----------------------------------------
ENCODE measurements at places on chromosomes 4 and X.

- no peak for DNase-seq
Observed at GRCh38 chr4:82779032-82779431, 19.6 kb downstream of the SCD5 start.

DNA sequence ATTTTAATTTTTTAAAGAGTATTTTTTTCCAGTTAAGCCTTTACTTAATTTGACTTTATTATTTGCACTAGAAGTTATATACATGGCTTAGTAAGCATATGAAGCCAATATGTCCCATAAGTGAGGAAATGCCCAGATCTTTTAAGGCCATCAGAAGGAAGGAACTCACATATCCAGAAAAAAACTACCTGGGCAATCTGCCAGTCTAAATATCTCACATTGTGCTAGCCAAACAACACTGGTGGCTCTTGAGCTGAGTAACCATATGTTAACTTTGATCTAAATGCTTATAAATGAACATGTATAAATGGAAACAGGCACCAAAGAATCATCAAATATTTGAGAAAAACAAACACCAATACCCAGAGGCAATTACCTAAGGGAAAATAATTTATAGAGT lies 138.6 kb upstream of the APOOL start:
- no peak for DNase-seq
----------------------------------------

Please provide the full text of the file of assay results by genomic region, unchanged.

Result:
ENCODE measurements at places on chromosomes 4 and X.

- no peak for DNase-seq
Observed at GRCh38 chr4:82779032-82779431, 19.6 kb downstream of the SCD5 start.

DNA sequence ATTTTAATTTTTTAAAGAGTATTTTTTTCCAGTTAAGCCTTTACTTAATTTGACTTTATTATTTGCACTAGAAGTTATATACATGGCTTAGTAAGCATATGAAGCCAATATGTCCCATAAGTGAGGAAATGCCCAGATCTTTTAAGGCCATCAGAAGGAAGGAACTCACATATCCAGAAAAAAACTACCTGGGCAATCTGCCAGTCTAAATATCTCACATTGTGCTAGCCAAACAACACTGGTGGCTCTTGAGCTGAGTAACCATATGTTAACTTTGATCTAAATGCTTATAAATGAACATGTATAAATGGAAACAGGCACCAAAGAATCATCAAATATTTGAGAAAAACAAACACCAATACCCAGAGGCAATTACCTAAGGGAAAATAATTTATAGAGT lies 138.6 kb upstream of the APOOL start:
- no peak for DNase-seq